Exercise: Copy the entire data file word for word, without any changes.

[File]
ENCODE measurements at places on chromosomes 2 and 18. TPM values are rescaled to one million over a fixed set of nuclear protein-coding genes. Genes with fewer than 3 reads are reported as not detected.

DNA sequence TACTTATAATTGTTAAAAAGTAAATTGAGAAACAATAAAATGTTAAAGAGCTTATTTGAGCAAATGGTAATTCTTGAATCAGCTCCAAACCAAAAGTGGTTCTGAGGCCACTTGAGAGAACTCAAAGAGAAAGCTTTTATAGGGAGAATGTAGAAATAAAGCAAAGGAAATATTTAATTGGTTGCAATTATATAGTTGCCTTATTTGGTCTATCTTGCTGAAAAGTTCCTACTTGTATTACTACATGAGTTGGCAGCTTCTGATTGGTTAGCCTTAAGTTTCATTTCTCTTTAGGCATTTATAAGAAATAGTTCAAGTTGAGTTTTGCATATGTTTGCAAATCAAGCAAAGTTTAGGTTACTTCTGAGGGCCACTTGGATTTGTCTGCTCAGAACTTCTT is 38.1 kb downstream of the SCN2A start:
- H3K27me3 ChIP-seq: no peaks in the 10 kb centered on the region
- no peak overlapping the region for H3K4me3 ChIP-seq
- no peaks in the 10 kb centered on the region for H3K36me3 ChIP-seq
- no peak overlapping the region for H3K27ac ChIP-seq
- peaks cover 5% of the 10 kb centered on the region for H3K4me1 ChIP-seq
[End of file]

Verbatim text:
ENCODE measurements at places on chromosomes 2 and 18. TPM values are rescaled to one million over a fixed set of nuclear protein-coding genes. Genes with fewer than 3 reads are reported as not detected.

DNA sequence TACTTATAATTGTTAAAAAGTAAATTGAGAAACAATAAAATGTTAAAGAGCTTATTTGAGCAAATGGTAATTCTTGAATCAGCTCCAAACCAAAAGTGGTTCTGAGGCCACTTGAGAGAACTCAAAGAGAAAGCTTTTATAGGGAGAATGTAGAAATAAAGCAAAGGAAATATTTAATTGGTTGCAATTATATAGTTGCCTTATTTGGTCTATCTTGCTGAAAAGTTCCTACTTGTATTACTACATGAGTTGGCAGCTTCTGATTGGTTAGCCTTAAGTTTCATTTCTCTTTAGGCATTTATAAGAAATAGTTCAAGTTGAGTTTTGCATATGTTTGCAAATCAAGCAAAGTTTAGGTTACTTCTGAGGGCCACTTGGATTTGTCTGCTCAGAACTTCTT is 38.1 kb downstream of the SCN2A start:
- H3K27me3 ChIP-seq: no peaks in the 10 kb centered on the region
- no peak overlapping the region for H3K4me3 ChIP-seq
- no peaks in the 10 kb centered on the region for H3K36me3 ChIP-seq
- no peak overlapping the region for H3K27ac ChIP-seq
- peaks cover 5% of the 10 kb centered on the region for H3K4me1 ChIP-seq